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School districts grapple with aging school buildings

HVAC and water contamination issues can affect student learning

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School districts grapple with aging school buildings

In Idaho, 60 percent of school district leaders reported “poor” or “fair” conditions in their schools, often comprised of older buildings, reported the Idaho Capital Sun in January. Gov. Brad Little said during his State of the State address that he personally saw sewage leaking under a school cafeteria. “Folks, we can do better,” he said. “The can we are kicking is getting heavier, and we are running out of road.”

Idaho schools aren’t alone in dealing with aging infrastructure. The National Center for Education Statistics released survey results last month that put the average age of K-12 public school buildings in the United States at 49 years. Many students attend older schools that often face infrastructure issues such as poor ventilation, neglected repairs, and mold, which can need thousands of dollars in repair costs.

The Centers for Disease Control and Prevention provides guidelines for healthy schools, including maintaining proper heating, ventilating, and air conditioning systems and replacing air filters. But in 2020, the U.S. Government Accountability Office reported that about 41 percent of U.S. public school districts required changes to their heating, ventilation, or air conditioning. About half of the schools the GAO visited were troubled by HVAC system problems such as leaks, which can result in mold or damage to floor tiles.

In a 2019 study, Harvard School of Public Health and the Robert Wood Johnson Foundation found that nearly half of U.S. students attend schools in states that do not have programs or policies for testing for lead-contaminated water, a problem exacerbated by older school buildings and tight repair budgets. According to this survey, 44 percent of schools in states that do test found elevated lead levels in at least one water source at the school.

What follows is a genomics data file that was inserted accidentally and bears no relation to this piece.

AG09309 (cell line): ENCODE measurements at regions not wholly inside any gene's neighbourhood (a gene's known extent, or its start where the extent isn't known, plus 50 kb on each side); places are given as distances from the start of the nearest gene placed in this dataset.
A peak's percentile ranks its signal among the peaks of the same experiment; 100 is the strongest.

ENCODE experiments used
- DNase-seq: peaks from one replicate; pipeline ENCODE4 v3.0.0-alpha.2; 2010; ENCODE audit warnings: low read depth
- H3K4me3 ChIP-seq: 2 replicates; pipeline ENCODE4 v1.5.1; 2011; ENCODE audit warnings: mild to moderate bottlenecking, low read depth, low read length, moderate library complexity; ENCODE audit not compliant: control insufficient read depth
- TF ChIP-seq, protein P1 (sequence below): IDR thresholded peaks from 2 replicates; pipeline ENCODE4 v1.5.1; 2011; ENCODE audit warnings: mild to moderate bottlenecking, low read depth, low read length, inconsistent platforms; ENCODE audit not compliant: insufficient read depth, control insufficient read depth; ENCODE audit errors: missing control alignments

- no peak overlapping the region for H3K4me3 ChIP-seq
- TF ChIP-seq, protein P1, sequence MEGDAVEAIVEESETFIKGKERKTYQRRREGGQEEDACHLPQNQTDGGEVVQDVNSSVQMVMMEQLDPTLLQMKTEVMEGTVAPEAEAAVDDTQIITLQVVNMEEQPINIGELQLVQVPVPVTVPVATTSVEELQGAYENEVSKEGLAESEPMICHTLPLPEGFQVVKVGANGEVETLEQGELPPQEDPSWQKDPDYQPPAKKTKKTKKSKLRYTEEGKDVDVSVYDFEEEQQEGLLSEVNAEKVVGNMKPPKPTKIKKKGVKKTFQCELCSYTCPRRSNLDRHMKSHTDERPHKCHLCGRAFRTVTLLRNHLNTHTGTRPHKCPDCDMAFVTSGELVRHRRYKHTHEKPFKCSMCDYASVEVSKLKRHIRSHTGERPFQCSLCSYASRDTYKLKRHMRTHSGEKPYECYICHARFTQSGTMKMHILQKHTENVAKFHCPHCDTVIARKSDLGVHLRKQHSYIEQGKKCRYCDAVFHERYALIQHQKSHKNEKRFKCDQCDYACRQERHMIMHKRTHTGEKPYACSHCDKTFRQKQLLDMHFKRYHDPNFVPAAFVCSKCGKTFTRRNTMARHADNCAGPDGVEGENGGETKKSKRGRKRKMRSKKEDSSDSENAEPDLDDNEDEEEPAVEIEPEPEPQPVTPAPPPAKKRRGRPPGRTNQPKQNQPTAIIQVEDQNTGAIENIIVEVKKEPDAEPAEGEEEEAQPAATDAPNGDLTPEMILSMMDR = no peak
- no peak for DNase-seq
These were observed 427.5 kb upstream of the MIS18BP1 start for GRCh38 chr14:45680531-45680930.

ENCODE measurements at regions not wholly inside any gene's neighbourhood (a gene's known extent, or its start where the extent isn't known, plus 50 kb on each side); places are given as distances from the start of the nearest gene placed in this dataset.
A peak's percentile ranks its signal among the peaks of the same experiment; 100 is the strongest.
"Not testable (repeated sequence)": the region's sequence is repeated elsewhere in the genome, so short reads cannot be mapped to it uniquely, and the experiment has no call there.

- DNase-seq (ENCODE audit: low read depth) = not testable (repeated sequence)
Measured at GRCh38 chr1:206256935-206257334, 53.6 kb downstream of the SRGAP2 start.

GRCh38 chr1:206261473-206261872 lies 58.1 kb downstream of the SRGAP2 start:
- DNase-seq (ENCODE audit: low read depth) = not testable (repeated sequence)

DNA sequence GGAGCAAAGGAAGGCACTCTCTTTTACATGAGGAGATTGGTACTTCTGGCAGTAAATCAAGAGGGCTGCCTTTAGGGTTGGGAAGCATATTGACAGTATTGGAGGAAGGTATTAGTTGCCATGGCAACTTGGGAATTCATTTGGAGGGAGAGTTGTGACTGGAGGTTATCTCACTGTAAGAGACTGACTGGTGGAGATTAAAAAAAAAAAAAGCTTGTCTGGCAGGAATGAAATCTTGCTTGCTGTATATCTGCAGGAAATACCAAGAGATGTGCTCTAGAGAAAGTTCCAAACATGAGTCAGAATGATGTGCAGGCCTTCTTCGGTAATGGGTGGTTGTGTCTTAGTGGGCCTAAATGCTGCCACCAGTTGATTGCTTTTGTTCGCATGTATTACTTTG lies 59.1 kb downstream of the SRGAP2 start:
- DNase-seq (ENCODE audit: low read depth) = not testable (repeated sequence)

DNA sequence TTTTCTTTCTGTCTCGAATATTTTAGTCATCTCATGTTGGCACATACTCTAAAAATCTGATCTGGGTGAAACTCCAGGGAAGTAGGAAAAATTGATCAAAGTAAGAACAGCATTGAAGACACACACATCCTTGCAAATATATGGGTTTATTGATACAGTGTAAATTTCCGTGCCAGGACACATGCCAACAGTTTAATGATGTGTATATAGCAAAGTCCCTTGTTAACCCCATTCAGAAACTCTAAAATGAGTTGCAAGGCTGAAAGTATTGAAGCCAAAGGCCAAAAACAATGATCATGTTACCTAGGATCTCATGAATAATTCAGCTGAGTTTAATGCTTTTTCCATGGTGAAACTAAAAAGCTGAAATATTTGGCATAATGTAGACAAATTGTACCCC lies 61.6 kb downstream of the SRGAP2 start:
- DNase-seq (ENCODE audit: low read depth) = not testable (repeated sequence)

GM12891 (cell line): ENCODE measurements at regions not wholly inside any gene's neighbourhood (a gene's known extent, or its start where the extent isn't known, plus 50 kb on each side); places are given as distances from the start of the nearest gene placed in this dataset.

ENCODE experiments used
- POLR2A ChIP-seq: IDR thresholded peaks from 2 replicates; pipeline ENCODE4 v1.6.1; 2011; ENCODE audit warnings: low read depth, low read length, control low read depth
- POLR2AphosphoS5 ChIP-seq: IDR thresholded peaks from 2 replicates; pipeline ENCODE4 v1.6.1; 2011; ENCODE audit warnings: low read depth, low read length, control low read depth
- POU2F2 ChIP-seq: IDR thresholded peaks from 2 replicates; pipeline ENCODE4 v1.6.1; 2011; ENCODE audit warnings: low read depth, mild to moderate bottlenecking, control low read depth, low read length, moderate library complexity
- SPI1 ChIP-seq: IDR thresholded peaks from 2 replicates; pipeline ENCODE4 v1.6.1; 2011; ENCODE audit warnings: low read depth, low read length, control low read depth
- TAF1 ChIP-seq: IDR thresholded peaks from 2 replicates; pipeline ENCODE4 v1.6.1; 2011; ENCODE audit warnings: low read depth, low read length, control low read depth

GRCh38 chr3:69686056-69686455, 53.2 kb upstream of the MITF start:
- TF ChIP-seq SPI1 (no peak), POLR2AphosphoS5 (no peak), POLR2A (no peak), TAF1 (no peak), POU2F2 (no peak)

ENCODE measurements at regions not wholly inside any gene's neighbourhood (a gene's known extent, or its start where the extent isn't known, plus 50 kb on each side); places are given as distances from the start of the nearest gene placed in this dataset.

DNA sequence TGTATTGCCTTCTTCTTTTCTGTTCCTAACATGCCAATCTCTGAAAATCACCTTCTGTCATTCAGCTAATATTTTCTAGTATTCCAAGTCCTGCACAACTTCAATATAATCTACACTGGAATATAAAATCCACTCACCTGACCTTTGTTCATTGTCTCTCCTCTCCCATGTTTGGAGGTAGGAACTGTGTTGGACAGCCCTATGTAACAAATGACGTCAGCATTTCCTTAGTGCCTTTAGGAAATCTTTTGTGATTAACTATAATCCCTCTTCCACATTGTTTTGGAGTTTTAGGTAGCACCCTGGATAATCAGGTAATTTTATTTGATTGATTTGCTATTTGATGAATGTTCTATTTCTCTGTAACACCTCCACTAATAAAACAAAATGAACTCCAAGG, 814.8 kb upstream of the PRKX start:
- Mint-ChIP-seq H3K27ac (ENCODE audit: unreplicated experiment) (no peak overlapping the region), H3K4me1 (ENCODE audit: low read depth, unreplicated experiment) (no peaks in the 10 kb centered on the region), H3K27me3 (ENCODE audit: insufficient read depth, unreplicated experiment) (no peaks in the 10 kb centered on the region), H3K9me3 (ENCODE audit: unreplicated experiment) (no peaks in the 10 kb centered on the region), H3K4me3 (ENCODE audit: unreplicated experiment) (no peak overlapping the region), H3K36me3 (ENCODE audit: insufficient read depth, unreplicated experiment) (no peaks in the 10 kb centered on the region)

In 2021, the Philadelphia branch of the American Federation of Teachers released a report saying that the city’s school district incurred hundreds of thousands of dollars of repair costs due to moisture-and mold-related issues.

In nearby Spring-Ford Area School District in Montgomery County, Penn., Lauren Keifer has taught high school for 10 years. “A lot of these buildings have been around for a long time,” she said. “I would imagine that a lot of them in the city are probably some of the oldest ones.”

Aside from creating unhealthy environments, facility issues cause other downsides for students. A 2017 paper from the Public Policy Institute of California and Yale University explored a link between “the quality of school buildings and the quality of learning.” Broken climate control systems and other related issues hampered students’ focus on learning.

Karen Neitz, a K-4 teacher at Elizabeth B. Barth Elementary School in the Pottstown School District in Pennsylvania, said a lack of air conditioning distracted her and her students. “When I first started at Pottstown 26 years ago … our school buildings did not even have air conditioning,” Neitz said. The resultant heat made teaching and learning uncomfortable. “The teachers themselves were hot and you know how hard that is to function when you’re hot.”

As reported by The New York Times in June 2023, a heatwave forced several school shutdowns in Grand Rapids, Mich., Detroit, and Pittsburgh due to inadequate air conditioning. Administrators preemptively closed the district and canceled sporting events and after-school activities for health reasons.

Without funds, these infrastructure problems cannot be addressed. “I can’t speak for other school districts, but part of Pottstown’s issue is lack of funding,” Neitz said in relation to her school.

Mary Filardo, executive director for the 21st Century School Fund and a founder of the National Council on School Facilities, said that districts can save their aging school buildings with careful planning and funding.

Filardo said that fixing infrastructure issues in old buildings doesn’t happen quickly. “It is doable, but it is going to take complete intentionality and a level of transparency and cooperation,” she said. “It’s one of those shared problems and the resolution of it will be one that comes from the community.”

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